Responding to an IRS Notice for foreign Account, Asset & Trust Penalties: Unfortunately, responding to an IRS notice for foreign account, asset & trust penalties is time-sensitive. That is because generally the U.S. taxpayer only has a limited amount of time to respond to the Internal Revenue Service’s notice, before the offshore penalties becomes assessed and enforced. In recent years, with the IRS taking an aggressive approach to matters involving foreign accounts compliance, along with offshore asset and investment reporting — and unreported foreign income — offshore compliance is crucial.
Responding to an IRS Notice for Foreign Asset, Gift & Trust Penalties
In the typical situation, a Taxpayer may have had no idea that they were required to report foreign accounts, assets, investments or income to the IRS.
Common reasons, include:
• Their foreign bank told them it was not reportable in the U.S.
• Their foreign bank told them the income was not taxable in the U.S.
• Their CPA or Tax Preparer never asked them
• They received bad advice of inexperienced counsel
The person continues filing tax returns incorrectly. Fast-forward to a few years later. The taxpayer is going through their mail, when they receive a certified letter from the IRS.
This can’t be good.
Typically, the IRS does not send letters updating taxpayers that everything is great, and we just wanted to let you know to keep up the good work!
The Taxpayer Opens the IRS Notice
Taxpayer opens the IRS Letter, only to find a Notice of Penalty. In more recent years, the IRS has shifted focus to:
- Foreign corporations (5471),
- Foreign gifts (3520),
- Foreign trusts (3520-A)
- Foreign Bank and Financial Accounts (FBAR aka FinCEN Form 114)
What does the IRS Notice Include?
The Notice includes a brief summary of the penalty.
For example, the taxpayer may have filed late forms 5471 or 3520, but the Taxpayer did not properly submit to the Streamlined or Delinquency Procedures, and/or submitted an inadequate Reasonable Cause Letter (which is very common).
If it was a foreign gift, it may include the total value of the gift ($800,000 for example), and amount of penalty ($200,000 or 25%).
Alternatively, the penalty notice will include the total number of late filed Form 3520-A or 5471, and the total penalty for each late filed form, for each year.
Time to Respond to the IRS Notice
The time to respond to the notice will vary, depending on the type of notice.
Usually, taxpayers will have 30-days to respond.
Some notices require an appeal to be made (not a court appeal, but rather a protest to the appeals division). Other times, the notice may include the contact of the local IRS manager with instructions on how to communicate (Letter, Call, etc.)
These IRS Notices are Time-Sensitive
These IRS Notices are very time-sensitive.
That is because the failure to respond timely to the notice may result in the penalty being assessed and enforced. The IRS may pursue a Notice of Levy or Lien on the Taxpayer’s property (foreign or domestic)
When it involves the FBAR, it will include aggressive follow-up by the IRS, usually culminating in the U.S. filing an FBAR Penalty Case against the taxpayer in Federal Court. (FBAR cannot be enforced in tax court, since it is not a tax crime).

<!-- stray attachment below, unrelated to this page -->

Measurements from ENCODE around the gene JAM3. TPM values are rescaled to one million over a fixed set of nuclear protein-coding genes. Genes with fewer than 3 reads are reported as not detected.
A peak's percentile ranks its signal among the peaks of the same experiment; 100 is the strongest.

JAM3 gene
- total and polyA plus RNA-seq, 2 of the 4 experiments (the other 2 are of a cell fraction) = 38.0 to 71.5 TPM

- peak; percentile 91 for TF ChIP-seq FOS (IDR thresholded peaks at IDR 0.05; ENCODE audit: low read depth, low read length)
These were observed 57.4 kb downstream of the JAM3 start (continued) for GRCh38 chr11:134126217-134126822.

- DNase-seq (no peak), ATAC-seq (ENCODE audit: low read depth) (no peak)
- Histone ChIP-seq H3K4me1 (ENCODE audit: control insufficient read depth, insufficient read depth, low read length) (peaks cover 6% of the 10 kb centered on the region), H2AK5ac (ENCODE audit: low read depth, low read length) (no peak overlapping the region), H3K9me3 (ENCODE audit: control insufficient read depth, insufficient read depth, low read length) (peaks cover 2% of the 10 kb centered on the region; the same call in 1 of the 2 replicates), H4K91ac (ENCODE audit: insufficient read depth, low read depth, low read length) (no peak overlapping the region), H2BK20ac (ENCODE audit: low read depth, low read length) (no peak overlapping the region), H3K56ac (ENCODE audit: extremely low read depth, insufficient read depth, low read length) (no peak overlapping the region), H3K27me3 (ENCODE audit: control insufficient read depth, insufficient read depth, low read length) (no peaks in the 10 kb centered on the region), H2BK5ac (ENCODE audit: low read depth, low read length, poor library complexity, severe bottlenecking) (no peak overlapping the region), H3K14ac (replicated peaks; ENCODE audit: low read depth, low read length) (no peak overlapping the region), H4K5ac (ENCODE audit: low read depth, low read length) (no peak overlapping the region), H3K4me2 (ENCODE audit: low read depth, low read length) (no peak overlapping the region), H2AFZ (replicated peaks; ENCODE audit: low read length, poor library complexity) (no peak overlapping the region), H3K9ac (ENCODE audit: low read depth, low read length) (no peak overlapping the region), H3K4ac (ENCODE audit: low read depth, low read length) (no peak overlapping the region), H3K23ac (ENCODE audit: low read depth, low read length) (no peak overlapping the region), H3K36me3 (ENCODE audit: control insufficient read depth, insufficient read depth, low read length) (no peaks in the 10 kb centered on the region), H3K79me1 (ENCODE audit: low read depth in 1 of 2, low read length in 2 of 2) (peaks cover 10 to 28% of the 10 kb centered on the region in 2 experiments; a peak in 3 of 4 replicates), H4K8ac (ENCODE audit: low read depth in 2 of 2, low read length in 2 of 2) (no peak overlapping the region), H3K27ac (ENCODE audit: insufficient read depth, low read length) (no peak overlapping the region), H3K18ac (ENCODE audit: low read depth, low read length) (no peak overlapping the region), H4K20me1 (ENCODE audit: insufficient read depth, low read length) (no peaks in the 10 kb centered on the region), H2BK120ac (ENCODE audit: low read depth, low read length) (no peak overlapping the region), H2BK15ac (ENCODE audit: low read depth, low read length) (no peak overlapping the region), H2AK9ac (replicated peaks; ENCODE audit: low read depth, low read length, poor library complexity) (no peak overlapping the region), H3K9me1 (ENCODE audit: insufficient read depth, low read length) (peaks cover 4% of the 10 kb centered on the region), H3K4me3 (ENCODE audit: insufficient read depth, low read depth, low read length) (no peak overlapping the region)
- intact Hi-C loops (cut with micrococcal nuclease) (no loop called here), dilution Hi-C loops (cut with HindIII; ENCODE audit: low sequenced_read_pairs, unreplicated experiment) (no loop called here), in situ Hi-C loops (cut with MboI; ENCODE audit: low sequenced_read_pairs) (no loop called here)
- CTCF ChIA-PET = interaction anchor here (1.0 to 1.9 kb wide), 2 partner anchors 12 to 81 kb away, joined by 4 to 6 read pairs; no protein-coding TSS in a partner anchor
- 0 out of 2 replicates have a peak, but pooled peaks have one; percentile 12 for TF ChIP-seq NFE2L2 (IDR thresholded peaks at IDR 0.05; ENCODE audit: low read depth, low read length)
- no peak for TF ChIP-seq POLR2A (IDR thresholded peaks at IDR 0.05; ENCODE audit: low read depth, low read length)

Golding & Golding, A PLC (Board-Certified Tax Law Specialist)
We specialize exclusively in international tax, and specifically IRS offshore disclosure.
We have successfully represented clients in more than 1,000 streamlined and voluntary offshore disclosure submissions nationwide and in over 70-different countries. We have represented thousands of individuals and businesses with international tax problems.
We are the “go-to” firm for other Attorneys, CPAs, Enrolled Agents, Accountants, and Financial Professionals across the globe.
- Learn more about the Board-Certified Tax Lawyer Specialist credential
- Learn more about the Enrolled Agent credential
- Learn more about Golding & Golding’s Case Accomplishments
- Learn more about Golding & Golding Testimonials from prior clients
Beware of less experienced copycat tax and law firms trying to mislead you about offshore disclosure.
Less than 1% of Tax Attorneys Nationwide Are Certified Specialists
Sean M. Golding is one of less than 350 Attorneys (out of more than 200,000 practicing California Attorneys) to earn the Certified Tax Law Specialist credential. The credential is awarded to less than 1% of Attorneys.
Recent Golding & Golding Case Highlights
- We represented a client in an 8-figure disclosure that spanned 7 countries.
- We represented a high-net-worth client to facilitate a complex expatriation with offshore disclosure.
- We represented an overseas family with bringing multiple businesses & personal investments into U.S. tax and offshore compliance.
- We took over a case from a small firm that unsuccessfully submitted multiple clients to IRS Offshore Disclosure.
- We successfully completed several recent disclosures for clients with assets ranging from $50,000 – $7,000,000+.
How to Hire Experienced Offshore Counsel?
Generally, experienced attorneys in this field will have the following credentials/experience:
- Board Certified Tax Law Specialist credential
- Master’s of Tax Law (LL.M.)
- Dually Licensed as an EA (Enrolled Agent) or CPA
- 20-years experience as a practicing attorney
- Extensive litigation, high-stakes audit and trial experience
Interested in Learning More about Golding & Golding?
No matter where in the world you reside, our international tax team can get you IRS offshore compliant.
Golding & Golding specializes in FBAR and FATCA. Contact our firm today for assistance with getting compliant.